Standard Trained Fruit Trees for Sale

Standard two year old plum trees in the nursery

The standard form is the largest of the classic open centre goblet shaped fruit tree forms. Standard fruit trees are large with tall clear trunks and branches above head height. Traditional orchards with trees which were large enough to walk or sit under and required ladders to pick the fruit were common at one time. They often served for both fruit production and grazing of animals, particularly sheep. Today the remains of some of these old orchards can only occasionally be seen in the countryside. While such orchards are no longer viable for commercial fruit production, there has been a revival of interest from enthusiasts planting small orchards of standard trees in paddocks and fields mainly as an attractive feature that also produces fruit.

The standard form can be used for all types of fruit trees on vigorous rootstocks which produce trees growing to a height and spread of more than 4.5m (15ft). Typical standard trees will have a clear trunk of 1.8m (6ft) or more and a head of large small branches spreading 6m (20ft) or more. They grow into large trees and are only suitable as specimen trees in a large garden or a traditional orchard in a field. Practical consideration must also be given to the problems of maintaining such large fruit trees.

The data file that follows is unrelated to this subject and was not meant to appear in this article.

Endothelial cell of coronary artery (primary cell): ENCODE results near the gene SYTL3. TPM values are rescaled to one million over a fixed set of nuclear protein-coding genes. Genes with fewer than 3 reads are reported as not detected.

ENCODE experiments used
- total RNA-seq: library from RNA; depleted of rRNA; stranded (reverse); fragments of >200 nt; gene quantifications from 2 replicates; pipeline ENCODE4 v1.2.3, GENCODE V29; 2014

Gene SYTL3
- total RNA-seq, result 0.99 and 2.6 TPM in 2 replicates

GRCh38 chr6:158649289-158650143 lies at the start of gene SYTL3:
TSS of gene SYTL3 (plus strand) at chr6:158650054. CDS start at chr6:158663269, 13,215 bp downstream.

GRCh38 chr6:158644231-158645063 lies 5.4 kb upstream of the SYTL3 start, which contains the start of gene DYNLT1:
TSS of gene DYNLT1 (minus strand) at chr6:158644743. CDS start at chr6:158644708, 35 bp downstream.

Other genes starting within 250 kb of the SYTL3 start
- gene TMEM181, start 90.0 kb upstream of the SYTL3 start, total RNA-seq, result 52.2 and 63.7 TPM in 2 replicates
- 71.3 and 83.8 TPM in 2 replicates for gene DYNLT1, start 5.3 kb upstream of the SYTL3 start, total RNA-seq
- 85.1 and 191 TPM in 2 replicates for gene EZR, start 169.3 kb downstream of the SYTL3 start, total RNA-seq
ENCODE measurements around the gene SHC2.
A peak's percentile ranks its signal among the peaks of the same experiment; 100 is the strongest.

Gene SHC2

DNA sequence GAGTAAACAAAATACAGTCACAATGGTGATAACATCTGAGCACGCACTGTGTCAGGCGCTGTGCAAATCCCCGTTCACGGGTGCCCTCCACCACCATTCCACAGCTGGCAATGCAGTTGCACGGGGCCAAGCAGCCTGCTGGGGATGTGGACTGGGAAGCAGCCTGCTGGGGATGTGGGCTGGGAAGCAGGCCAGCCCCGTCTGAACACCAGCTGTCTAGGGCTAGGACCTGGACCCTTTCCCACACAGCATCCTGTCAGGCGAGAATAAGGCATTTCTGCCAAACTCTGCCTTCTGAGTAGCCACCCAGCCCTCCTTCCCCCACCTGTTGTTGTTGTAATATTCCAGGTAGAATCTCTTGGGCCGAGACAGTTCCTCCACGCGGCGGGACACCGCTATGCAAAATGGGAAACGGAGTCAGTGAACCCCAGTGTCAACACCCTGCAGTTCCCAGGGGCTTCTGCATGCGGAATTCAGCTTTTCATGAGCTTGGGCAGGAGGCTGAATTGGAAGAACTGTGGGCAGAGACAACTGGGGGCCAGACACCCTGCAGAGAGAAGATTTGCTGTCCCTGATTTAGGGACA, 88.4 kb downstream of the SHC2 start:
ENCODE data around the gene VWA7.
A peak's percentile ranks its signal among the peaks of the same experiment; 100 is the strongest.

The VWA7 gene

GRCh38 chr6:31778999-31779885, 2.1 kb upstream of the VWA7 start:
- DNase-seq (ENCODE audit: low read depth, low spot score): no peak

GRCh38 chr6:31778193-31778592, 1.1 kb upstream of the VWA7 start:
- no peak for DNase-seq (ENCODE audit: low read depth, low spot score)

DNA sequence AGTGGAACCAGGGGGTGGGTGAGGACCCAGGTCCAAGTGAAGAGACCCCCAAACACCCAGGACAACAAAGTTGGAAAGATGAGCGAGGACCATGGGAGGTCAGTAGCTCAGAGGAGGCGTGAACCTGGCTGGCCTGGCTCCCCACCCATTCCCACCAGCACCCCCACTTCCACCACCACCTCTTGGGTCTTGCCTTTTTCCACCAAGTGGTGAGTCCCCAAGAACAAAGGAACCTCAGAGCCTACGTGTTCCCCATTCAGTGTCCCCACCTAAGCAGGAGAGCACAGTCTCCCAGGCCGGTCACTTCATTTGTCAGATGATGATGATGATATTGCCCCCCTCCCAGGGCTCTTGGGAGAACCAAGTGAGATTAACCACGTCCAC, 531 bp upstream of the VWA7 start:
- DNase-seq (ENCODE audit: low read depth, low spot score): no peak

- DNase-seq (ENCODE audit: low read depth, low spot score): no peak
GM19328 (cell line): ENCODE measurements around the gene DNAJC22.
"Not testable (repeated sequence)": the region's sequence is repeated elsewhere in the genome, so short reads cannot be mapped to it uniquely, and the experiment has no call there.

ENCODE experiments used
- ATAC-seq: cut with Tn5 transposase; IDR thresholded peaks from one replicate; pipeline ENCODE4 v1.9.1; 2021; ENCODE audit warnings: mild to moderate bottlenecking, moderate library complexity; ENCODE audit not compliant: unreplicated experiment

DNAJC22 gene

We usually only produce standard apple and plum trees but occasionally also have standard pear and cherry trees. Before the start of growth in their second year if the trees have grown sufficiently we cut back the centre leader of the maiden trees back to 2m (6ft 6in) and remove any lower branches. This results in the development of a head of branches between 1.8m and 2m (6ft and 6ft 6in) above ground. At the end of the summer we remove any low branches to give a clear trunk of 1.8m (6ft). While most plum trees will have reached the 2m (6ft 6in) height by the beginning of the second season, many apple trees will not. In the case of these apple trees we allow them to grow on and cut them in early summer. Some of the weaker growing varieties may not reach the necessary height even by early summer. We leave the leader of these trees intact and they are classified as straight leader trees. These trees are ready for training into standards the following year.

Our standard trained trees are on vigorous rootstocks - apples on M25 rootstock, plums on Brompton rootstock and when available pears on Pyrus (seedling pear) rootstock and cherries on F12/1 rootstock.

 

List of all available standard fruit trees

Tree forms